Allen Ginsberg’s poems, from “Howl” to “Kaddish” to “The Fall of America,” have influenced generations of writers and made him a defining figure of the twentieth century. Ginsberg’s Collected Poems, first published in 1984, and expanded in 1997, was originally thought to contain all of his poetic work. But now, for the first time, Ginsberg’s stray poems have been gathered and the result, Wait Till I’m Dead is a landmark publication spanning five decades of Ginsberg’s writing life.
The first new Ginsberg collection in over fifteen years, Wait Till I’m Dead
is edited by renowned scholar Bill Morgan, with a foreword written by award-winning poet Rachel Zucker. Many of the poems collected in this volume were scribbled in letters or sent off to obscure publications and unjustly forgotten. Tracing the chronology of his life, Wait Till I’m Dead
follows Ginsberg from his high school days and earliest political satire to his activism, spiritual maturation, and on-the-road experiences worldwide. The collection concludes with his personal thoughts on mortality as he watched his friends, and himself, grow old.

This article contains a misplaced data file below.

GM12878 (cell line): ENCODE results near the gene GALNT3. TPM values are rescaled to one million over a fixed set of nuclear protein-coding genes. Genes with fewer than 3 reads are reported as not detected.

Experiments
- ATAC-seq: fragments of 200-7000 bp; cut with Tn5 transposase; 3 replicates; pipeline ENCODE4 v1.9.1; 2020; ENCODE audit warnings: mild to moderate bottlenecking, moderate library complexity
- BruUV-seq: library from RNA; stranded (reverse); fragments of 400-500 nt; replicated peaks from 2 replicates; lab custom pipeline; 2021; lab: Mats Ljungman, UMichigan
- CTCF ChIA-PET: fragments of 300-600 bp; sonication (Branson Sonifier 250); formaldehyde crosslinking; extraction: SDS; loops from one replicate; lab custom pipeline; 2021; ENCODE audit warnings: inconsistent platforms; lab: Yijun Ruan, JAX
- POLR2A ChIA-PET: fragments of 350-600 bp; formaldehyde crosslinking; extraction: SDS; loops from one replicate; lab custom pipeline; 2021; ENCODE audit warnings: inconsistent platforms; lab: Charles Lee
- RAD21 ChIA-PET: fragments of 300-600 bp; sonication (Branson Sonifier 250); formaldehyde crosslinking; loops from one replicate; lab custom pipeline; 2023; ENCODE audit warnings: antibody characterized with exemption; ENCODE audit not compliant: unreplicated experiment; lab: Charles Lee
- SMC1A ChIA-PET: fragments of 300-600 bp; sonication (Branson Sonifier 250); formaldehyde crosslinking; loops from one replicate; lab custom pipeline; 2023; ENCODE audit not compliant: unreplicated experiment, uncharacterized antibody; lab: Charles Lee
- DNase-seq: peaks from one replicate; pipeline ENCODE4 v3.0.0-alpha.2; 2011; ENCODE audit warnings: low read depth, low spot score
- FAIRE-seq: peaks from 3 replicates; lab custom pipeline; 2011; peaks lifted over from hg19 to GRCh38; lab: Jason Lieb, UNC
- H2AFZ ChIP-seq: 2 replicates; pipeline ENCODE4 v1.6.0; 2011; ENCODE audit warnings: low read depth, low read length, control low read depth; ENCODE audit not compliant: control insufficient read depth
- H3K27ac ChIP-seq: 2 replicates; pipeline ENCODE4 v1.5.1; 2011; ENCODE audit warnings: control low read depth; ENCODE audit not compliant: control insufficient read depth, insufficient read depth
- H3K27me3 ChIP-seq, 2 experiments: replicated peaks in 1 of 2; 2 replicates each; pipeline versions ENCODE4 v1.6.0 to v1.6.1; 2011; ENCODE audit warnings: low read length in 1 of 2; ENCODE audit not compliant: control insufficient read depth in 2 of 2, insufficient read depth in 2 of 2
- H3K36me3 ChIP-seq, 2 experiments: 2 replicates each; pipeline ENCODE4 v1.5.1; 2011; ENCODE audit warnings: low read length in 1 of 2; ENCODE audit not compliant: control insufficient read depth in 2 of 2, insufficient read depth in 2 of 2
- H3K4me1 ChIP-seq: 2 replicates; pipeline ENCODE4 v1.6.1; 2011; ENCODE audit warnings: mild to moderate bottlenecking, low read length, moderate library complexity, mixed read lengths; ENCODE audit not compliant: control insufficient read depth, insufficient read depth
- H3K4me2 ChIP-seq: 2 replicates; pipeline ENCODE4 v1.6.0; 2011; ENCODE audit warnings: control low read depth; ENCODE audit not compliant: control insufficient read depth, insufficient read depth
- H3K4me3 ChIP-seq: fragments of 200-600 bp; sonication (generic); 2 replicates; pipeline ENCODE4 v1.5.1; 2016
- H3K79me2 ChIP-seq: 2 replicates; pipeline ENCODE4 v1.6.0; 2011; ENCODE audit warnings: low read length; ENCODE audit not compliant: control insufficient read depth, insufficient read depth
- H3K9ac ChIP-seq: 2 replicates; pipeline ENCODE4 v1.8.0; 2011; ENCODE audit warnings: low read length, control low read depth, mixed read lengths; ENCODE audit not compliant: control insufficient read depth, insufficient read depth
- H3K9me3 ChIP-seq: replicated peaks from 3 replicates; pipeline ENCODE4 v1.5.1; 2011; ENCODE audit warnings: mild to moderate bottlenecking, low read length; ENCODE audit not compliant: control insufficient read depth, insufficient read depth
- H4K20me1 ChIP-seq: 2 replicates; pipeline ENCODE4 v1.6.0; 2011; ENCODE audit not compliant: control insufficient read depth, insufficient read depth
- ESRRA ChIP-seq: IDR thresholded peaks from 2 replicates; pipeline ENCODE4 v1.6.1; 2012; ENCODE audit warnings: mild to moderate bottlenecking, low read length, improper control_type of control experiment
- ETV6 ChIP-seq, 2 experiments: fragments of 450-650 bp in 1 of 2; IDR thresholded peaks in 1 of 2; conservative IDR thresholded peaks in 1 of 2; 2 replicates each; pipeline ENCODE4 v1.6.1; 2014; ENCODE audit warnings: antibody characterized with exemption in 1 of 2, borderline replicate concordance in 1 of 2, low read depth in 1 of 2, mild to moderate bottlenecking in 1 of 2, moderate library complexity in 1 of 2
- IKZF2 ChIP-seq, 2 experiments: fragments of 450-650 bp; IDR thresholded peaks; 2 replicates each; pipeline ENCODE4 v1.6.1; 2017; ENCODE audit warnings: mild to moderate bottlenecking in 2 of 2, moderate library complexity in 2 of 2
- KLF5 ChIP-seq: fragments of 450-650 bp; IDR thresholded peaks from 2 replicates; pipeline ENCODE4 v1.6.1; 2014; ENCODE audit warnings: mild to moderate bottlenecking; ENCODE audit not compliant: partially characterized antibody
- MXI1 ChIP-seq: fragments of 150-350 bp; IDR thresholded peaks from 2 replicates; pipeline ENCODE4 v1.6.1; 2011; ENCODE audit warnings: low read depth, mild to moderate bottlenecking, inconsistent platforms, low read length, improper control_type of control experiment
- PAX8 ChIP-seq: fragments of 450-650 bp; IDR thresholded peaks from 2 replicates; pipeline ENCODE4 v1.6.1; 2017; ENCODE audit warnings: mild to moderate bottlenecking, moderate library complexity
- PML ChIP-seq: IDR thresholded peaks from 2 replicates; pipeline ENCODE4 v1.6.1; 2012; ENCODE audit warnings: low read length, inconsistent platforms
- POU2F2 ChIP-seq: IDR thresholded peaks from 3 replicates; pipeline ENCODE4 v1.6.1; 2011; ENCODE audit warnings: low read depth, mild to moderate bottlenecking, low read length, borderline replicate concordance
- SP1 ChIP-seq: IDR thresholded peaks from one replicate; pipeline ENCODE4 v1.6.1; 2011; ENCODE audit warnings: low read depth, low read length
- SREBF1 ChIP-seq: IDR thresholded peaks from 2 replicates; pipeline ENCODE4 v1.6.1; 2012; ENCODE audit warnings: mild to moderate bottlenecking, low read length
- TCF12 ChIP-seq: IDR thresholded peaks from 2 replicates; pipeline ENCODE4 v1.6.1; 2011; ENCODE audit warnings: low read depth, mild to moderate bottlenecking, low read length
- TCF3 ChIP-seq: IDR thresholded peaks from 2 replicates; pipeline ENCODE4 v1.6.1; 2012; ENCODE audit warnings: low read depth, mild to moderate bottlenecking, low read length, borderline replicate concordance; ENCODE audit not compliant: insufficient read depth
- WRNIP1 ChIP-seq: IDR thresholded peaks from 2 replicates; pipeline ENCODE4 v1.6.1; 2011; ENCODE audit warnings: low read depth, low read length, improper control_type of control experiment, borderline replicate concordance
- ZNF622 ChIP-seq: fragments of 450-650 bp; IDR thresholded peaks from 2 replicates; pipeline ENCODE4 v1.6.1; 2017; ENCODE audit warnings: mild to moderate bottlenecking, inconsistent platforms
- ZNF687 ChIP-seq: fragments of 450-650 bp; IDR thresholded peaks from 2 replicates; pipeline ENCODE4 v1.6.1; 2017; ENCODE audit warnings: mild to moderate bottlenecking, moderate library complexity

Throughout the collection Ginsberg pays homage to his contemporaries and poetic icons, including Frank O’Hara, John Ashbery, Robert Creeley, Lawrence Ferlinghetti, William Carlos Williams, and Ezra Pound. The selection also features several of Ginsberg’s collaborative poems, works coauthored by Gregory Corso, Jack Kerouac, Ted Berrigan, Ron Padgett, Gary Snyder, and Kenneth Koch, providing an inside view of famed Beat poets and their relationships. Containing 104 previously uncollected poems and accompanied by original photographs and extensive notes, Wait Till I’m Dead
is the final major contribution to Ginsberg’s sprawling oeuvre, a must-read for Ginsberg neophytes and longtime fans alike.